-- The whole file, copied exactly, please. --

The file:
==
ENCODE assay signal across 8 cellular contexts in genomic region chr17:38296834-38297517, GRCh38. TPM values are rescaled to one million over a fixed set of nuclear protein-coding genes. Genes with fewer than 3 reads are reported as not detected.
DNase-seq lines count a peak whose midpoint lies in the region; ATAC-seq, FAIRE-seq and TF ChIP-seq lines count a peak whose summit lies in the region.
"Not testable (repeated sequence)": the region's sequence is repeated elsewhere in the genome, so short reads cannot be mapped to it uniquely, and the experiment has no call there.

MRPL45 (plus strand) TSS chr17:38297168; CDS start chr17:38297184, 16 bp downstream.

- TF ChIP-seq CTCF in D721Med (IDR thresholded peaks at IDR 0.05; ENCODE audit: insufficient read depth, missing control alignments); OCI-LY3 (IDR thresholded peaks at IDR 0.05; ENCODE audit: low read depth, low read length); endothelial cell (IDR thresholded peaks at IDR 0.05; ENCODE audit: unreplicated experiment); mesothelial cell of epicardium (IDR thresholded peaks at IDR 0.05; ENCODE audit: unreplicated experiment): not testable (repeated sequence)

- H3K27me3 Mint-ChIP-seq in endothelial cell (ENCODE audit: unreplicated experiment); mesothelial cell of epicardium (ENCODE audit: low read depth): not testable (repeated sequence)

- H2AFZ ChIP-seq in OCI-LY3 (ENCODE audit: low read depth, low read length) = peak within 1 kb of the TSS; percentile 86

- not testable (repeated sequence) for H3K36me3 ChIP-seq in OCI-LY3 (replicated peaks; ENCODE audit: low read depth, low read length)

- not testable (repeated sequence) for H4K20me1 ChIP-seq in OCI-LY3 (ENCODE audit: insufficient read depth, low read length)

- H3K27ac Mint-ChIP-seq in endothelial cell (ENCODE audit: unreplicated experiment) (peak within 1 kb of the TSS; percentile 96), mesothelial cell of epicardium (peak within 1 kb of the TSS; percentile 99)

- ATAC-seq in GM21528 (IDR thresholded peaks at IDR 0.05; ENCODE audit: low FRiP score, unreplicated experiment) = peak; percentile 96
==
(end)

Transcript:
ENCODE assay signal across 8 cellular contexts in genomic region chr17:38296834-38297517, GRCh38. TPM values are rescaled to one million over a fixed set of nuclear protein-coding genes. Genes with fewer than 3 reads are reported as not detected.
DNase-seq lines count a peak whose midpoint lies in the region; ATAC-seq, FAIRE-seq and TF ChIP-seq lines count a peak whose summit lies in the region.
"Not testable (repeated sequence)": the region's sequence is repeated elsewhere in the genome, so short reads cannot be mapped to it uniquely, and the experiment has no call there.

MRPL45 (plus strand) TSS chr17:38297168; CDS start chr17:38297184, 16 bp downstream.

- TF ChIP-seq CTCF in D721Med (IDR thresholded peaks at IDR 0.05; ENCODE audit: insufficient read depth, missing control alignments); OCI-LY3 (IDR thresholded peaks at IDR 0.05; ENCODE audit: low read depth, low read length); endothelial cell (IDR thresholded peaks at IDR 0.05; ENCODE audit: unreplicated experiment); mesothelial cell of epicardium (IDR thresholded peaks at IDR 0.05; ENCODE audit: unreplicated experiment): not testable (repeated sequence)

- H3K27me3 Mint-ChIP-seq in endothelial cell (ENCODE audit: unreplicated experiment); mesothelial cell of epicardium (ENCODE audit: low read depth): not testable (repeated sequence)

- H2AFZ ChIP-seq in OCI-LY3 (ENCODE audit: low read depth, low read length) = peak within 1 kb of the TSS; percentile 86

- not testable (repeated sequence) for H3K36me3 ChIP-seq in OCI-LY3 (replicated peaks; ENCODE audit: low read depth, low read length)

- not testable (repeated sequence) for H4K20me1 ChIP-seq in OCI-LY3 (ENCODE audit: insufficient read depth, low read length)

- H3K27ac Mint-ChIP-seq in endothelial cell (ENCODE audit: unreplicated experiment) (peak within 1 kb of the TSS; percentile 96), mesothelial cell of epicardium (peak within 1 kb of the TSS; percentile 99)

- ATAC-seq in GM21528 (IDR thresholded peaks at IDR 0.05; ENCODE audit: low FRiP score, unreplicated experiment) = peak; percentile 96